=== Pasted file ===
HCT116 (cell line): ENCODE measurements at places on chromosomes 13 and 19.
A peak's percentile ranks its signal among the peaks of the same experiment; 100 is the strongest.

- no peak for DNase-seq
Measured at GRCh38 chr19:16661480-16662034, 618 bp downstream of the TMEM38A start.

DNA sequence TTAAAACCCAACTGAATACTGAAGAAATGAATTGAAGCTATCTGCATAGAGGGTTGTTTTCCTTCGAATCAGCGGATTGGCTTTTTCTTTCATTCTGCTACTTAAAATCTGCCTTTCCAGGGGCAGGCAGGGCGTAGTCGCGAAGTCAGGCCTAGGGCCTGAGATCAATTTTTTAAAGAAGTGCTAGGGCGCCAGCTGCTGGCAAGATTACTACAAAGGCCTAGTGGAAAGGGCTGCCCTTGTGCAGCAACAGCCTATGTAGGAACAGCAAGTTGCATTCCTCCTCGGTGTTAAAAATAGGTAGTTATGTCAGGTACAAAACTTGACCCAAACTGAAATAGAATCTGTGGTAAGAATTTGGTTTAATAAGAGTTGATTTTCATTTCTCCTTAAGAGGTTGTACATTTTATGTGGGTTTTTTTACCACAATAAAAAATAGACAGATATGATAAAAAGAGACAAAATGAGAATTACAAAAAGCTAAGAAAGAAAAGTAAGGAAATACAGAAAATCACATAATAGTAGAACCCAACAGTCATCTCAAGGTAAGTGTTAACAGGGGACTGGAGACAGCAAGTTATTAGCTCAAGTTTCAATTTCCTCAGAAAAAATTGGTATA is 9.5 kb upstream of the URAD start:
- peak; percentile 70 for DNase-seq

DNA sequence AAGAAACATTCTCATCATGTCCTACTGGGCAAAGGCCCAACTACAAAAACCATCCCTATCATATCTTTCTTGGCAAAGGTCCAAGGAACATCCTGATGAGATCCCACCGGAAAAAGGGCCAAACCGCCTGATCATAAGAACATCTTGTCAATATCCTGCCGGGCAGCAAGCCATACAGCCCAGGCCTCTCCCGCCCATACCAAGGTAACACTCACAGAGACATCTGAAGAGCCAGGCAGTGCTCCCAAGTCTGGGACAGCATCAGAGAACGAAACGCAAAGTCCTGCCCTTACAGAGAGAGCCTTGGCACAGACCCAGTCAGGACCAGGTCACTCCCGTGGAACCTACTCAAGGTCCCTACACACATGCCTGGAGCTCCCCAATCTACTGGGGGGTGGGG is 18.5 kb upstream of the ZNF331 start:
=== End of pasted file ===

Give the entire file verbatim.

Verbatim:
HCT116 (cell line): ENCODE measurements at places on chromosomes 13 and 19.
A peak's percentile ranks its signal among the peaks of the same experiment; 100 is the strongest.

- no peak for DNase-seq
Measured at GRCh38 chr19:16661480-16662034, 618 bp downstream of the TMEM38A start.

DNA sequence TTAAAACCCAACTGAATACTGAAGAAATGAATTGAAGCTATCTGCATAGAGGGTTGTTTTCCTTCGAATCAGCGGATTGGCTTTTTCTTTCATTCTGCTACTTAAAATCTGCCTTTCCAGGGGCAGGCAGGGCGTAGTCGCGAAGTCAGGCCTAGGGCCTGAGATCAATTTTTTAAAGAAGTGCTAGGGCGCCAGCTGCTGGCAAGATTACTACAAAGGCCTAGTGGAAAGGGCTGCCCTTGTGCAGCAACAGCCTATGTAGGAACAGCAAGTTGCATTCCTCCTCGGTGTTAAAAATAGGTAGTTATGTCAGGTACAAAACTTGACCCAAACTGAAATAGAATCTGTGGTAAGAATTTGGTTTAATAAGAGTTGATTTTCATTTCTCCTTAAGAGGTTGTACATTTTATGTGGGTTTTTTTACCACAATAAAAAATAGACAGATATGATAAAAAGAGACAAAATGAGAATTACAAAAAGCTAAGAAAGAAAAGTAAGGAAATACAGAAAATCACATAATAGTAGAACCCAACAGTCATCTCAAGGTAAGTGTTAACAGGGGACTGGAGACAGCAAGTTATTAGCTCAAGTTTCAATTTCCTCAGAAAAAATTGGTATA is 9.5 kb upstream of the URAD start:
- peak; percentile 70 for DNase-seq

DNA sequence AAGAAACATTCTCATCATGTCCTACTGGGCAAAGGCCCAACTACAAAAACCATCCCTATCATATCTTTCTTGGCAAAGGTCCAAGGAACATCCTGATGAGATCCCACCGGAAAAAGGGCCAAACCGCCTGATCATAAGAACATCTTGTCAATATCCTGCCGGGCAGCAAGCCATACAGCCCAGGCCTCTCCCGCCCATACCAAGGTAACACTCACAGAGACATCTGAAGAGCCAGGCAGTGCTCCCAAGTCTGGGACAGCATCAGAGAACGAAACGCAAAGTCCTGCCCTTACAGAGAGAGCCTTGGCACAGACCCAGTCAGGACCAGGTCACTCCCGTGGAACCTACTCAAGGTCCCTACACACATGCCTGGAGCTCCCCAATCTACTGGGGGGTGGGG is 18.5 kb upstream of the ZNF331 start: